Remember the fun of filling out college applications, writing cheesy essays, and gathering good recommendations? If you thought that was over with when you got into your undergraduate college, it may not be – if you’re planning on going to graduate school, med school, or law school.
If you are still a first or second year college student you have much more time to prepare yourself for the process of applying to graduate schools than does a student further into their college education that hadn’t really thought about it before. In either case, here are some guidelines to follow:
- Find several schools that offer your desired program of study, and compare them. Compare the costs, time required, qualifications, etc.
- Apply to more than one school. Just like when you were applying to undergraduate college, you’ll want to have at least one backup school in case your first choice doesn’t come through.
- Write one or two good essays that you can reuse to apply to multiple schools. Often times the essay topics are general enough where you can use the same essay more than once by tweaking just a few small things. This allows you to spend extra time writing a stellar essay, instead of rushing through writing a bunch of them.
- Take note of the deadlines each college has. Some come much earlier than others, and others may only allow you to apply for entrance for certain semesters only – such as only fall or summer. Others might have rolling admissions, allowing you to begin any semester, and then another group might only allow fall admissions.
- Find out what kind of entrance exam you will need to take, and what minimum score you’ll need. If you’re trying to get into medical school, you’ll need to take the MCAT exam. For law school, you’ll need the LSAT. Other graduate schools may require either the GRE or the GMAT. If you are an international student that speaks English as a second language, you may also need to take the TOEFL exam. Once you know which one you have to take, make sure you schedule to take the exam well enough in advance. Often times you can take it a few times to try to get a better score. If you wait til the last minute, you may not have the opportunity to retest in time. You can also try going to your local library and checking out some books about the tests. They usually include practice tests that will help you to prepare for the actual test.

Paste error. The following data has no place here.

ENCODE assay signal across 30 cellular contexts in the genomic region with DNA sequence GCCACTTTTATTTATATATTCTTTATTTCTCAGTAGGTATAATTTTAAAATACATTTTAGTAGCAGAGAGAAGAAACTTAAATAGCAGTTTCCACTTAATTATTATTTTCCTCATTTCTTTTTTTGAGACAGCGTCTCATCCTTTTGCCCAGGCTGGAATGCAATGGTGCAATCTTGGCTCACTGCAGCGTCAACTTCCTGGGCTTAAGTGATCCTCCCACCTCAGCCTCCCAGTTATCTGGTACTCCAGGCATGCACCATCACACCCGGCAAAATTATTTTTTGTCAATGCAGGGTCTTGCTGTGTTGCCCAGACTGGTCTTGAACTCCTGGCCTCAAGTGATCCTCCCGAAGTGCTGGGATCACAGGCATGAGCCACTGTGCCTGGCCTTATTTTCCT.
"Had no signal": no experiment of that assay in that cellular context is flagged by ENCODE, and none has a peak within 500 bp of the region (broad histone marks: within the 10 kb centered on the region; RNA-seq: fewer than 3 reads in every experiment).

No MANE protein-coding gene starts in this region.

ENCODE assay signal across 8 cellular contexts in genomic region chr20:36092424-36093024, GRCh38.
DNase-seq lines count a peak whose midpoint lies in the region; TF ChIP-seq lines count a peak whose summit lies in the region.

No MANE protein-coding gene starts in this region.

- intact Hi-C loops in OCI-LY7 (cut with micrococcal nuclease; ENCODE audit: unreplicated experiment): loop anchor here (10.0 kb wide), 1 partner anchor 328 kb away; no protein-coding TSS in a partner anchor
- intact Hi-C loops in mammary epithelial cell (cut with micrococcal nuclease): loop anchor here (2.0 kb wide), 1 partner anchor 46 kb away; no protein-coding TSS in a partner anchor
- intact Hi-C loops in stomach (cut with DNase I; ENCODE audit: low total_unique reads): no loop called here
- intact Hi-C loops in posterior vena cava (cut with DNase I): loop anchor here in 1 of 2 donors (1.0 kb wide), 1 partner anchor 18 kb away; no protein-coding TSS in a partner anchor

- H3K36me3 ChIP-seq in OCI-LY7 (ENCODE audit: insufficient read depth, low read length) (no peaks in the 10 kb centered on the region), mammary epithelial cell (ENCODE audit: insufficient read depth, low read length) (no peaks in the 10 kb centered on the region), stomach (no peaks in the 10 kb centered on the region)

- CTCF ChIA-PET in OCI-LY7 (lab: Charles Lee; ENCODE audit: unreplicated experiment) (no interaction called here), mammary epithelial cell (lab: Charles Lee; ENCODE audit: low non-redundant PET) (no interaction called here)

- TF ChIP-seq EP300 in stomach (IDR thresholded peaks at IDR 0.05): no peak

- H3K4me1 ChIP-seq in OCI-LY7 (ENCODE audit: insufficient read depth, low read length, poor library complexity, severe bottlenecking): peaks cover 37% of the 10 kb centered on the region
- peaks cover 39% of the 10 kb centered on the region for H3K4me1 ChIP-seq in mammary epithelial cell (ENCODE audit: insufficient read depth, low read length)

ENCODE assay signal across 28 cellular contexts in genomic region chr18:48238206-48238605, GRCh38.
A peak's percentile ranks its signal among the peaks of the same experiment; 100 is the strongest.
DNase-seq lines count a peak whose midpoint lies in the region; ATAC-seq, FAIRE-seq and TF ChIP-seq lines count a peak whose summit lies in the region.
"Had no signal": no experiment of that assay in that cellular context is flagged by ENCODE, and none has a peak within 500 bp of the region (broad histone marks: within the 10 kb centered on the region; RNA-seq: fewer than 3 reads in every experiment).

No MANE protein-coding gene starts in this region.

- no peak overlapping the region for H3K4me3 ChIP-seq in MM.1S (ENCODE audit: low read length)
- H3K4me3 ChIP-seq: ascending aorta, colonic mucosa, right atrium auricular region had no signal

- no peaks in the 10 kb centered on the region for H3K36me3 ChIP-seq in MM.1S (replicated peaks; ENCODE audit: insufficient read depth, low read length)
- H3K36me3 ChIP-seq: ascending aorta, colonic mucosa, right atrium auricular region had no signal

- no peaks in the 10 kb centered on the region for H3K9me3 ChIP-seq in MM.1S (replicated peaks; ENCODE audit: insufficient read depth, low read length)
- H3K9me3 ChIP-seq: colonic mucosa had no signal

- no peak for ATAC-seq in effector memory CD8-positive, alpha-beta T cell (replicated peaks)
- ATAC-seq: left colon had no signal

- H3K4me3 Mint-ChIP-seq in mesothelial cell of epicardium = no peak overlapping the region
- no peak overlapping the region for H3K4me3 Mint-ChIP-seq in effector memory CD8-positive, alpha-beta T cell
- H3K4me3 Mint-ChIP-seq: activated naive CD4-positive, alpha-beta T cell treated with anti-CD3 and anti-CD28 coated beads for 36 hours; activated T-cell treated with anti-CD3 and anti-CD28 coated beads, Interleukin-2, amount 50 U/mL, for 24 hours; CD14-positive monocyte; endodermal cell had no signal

- Find out the admissions requirements. Most graduate level programs require a 3.0 or higher G.P.A. Some allow a 2.75 or higher if other conditions are met. If you have a G.P.A. much lower than either of those, you’re chances of getting in are much lower, especially in a competitive program.
If you’re a in your early undergrad years, make sure that keep your G.P.A. up. This will be important when you apply to grad school. You’ll also want to try to get involved in student organizations that are related to the field you’d like to be involved in. For those of you interested in receiving a master in nursing online programs like Loyno are available. If you are hoping to apply for medical school, you’ll need to check very early on what each school requires. Med schools often have very strict course requirements, such as certain math and science courses.
Well-rounded students, with good grades and a variety of interests and attributes often fare pretty well. But you’ll also want to keep in mind that some programs are extremely competitive, with only the cream of the crop getting accepted. Other schools aren’t so picky. You may also have a better shot at getting into a graduate program offered by the same school you got your undergraduate degree from. This is because they already have you in the system, and are more familiar with you and your potential for success in a graduate program. So make sure you keep your options open by applying to a variety of programs. Sure, you’ll be paying out a good chunk of change in application fees, but when you get your acceptance letters it will be worth it. Good luck!!